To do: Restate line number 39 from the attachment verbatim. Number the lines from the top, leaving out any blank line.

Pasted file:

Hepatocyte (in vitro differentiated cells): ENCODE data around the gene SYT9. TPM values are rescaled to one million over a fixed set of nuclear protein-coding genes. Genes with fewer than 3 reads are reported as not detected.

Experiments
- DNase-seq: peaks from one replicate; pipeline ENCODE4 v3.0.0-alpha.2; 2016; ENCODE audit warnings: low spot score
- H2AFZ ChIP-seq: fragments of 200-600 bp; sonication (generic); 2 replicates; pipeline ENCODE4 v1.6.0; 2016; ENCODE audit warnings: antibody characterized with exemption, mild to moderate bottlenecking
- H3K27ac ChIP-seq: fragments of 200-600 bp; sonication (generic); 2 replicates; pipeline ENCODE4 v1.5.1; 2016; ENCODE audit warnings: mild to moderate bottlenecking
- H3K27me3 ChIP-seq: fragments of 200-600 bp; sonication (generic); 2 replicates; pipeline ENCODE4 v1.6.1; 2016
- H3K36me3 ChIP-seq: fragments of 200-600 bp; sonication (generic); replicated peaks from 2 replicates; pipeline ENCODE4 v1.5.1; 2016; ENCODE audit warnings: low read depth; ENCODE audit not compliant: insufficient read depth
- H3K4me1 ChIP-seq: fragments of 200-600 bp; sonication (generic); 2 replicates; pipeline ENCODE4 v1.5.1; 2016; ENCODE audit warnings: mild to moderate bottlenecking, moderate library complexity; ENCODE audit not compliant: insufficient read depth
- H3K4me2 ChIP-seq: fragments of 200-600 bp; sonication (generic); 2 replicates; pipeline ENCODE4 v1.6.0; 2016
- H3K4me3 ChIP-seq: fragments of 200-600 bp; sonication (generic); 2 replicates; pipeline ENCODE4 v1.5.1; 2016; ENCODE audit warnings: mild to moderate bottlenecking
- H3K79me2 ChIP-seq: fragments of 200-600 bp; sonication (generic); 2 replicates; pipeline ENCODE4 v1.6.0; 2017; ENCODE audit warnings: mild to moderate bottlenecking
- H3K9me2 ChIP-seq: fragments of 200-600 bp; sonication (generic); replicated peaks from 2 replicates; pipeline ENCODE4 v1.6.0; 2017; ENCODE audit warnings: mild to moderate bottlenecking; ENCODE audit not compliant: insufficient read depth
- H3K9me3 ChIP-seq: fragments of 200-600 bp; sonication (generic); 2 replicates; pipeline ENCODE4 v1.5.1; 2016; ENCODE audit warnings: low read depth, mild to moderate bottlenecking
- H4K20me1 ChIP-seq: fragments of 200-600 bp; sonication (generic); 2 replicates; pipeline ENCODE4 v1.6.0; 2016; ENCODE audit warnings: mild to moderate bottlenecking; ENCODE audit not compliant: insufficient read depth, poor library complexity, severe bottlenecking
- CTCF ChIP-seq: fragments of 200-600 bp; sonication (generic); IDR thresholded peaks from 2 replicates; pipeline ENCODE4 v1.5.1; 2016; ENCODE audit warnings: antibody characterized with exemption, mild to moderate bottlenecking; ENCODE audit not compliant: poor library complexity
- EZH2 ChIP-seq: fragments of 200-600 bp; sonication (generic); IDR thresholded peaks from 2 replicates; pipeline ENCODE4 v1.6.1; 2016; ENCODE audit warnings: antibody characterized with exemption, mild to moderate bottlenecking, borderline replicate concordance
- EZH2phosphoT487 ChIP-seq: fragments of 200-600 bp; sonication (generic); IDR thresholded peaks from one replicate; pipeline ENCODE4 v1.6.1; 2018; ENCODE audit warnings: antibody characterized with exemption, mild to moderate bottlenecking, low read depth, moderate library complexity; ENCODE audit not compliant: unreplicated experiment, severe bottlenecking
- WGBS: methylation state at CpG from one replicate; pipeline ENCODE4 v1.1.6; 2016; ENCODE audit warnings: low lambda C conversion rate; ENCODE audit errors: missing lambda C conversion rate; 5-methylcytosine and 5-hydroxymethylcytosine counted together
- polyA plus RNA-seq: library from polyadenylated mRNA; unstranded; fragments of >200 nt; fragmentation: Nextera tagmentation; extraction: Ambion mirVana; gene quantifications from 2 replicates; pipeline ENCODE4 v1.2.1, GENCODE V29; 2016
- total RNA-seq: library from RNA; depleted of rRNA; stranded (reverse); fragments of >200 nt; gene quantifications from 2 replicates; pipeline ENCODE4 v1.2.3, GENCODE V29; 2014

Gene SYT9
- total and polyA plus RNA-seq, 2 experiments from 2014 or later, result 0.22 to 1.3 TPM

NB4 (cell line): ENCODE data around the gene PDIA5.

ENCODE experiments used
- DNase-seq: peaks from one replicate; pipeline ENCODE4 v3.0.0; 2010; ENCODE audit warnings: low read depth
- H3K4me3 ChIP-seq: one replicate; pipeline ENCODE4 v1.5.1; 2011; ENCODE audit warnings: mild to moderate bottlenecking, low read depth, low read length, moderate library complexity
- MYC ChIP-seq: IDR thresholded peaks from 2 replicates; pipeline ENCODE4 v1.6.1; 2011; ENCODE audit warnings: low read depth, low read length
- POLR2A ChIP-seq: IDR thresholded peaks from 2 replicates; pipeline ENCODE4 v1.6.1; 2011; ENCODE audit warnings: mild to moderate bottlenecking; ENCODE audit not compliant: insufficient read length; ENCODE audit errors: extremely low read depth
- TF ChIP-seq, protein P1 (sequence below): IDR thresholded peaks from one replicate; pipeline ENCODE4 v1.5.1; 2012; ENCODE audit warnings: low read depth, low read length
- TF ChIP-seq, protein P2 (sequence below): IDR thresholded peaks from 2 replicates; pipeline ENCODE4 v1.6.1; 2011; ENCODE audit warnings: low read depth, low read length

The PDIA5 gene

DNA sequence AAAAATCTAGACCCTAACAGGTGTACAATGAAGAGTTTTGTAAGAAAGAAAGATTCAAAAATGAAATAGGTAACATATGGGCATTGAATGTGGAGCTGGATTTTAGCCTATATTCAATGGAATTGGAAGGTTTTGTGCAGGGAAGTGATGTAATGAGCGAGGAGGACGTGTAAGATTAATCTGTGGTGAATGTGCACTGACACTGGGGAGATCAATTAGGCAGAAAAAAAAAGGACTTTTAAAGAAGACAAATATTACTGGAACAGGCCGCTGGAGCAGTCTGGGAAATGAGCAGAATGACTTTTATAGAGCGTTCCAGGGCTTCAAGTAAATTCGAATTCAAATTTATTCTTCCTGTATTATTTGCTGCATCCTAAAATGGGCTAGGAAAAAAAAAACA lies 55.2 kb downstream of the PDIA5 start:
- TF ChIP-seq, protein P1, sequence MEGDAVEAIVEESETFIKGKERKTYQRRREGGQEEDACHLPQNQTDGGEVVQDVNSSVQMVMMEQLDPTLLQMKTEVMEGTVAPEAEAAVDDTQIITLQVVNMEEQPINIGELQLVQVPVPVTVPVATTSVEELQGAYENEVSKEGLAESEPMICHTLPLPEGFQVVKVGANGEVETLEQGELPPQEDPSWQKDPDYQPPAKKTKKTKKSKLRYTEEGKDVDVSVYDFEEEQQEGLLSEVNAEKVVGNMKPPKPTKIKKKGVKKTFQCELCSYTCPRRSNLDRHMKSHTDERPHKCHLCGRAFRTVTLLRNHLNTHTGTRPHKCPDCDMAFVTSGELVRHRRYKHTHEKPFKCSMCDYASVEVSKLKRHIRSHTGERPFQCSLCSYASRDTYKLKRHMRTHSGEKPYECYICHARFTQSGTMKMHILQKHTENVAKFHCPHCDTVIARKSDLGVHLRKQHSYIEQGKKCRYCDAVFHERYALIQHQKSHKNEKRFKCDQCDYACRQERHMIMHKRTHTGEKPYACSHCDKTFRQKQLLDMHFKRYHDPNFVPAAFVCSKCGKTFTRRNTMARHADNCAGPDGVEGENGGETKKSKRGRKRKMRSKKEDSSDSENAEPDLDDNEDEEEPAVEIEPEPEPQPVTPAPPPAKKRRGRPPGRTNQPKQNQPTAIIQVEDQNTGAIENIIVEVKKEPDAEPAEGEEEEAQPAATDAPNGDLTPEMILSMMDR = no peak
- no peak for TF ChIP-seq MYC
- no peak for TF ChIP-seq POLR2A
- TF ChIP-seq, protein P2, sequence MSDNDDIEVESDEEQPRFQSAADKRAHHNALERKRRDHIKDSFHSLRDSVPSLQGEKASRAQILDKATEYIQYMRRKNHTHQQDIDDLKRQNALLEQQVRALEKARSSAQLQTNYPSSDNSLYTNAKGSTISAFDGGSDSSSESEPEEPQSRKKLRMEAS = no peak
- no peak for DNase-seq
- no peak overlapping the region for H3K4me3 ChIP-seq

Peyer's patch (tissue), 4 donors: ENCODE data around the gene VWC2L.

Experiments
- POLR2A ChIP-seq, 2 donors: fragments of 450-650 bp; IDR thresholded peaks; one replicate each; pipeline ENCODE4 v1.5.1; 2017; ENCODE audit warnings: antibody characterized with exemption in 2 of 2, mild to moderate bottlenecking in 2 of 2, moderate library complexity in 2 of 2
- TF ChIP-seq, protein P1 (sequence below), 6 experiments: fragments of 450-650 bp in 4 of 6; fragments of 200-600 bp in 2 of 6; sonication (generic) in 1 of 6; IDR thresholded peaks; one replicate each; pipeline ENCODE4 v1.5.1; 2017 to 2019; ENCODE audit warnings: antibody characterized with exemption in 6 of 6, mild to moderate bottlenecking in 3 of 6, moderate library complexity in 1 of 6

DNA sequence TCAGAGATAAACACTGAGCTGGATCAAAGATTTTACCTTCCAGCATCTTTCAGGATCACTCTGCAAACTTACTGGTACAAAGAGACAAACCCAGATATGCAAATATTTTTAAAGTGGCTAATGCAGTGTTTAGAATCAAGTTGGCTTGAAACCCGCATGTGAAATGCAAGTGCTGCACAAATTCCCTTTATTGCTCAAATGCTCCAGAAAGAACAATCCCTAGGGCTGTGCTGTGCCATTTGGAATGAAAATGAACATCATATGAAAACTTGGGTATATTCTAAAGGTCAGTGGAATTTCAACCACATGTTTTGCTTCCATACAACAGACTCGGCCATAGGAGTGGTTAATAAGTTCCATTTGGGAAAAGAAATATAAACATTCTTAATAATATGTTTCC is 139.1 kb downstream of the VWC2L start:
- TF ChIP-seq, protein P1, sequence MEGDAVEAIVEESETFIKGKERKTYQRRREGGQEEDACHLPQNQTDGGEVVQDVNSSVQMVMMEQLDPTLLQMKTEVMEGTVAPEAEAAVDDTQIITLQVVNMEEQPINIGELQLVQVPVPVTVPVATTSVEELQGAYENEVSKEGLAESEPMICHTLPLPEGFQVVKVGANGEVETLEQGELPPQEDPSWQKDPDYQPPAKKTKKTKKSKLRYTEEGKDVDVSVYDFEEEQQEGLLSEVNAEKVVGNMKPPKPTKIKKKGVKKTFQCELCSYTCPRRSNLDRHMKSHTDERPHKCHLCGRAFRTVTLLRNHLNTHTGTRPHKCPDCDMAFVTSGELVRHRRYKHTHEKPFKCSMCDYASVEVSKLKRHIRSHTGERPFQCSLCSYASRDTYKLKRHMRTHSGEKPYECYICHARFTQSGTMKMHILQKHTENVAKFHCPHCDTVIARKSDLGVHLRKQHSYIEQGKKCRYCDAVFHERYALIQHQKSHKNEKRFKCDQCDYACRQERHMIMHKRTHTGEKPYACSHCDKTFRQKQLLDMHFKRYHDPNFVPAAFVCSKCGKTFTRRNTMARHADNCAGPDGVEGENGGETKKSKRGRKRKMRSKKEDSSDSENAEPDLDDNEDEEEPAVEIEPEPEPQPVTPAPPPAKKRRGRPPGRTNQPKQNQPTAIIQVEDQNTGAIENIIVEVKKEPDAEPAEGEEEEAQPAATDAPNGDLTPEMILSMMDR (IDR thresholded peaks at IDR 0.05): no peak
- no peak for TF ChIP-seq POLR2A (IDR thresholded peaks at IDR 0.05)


Peyer's patch (tissue), 4 donors: ENCODE data around the gene VWC2L.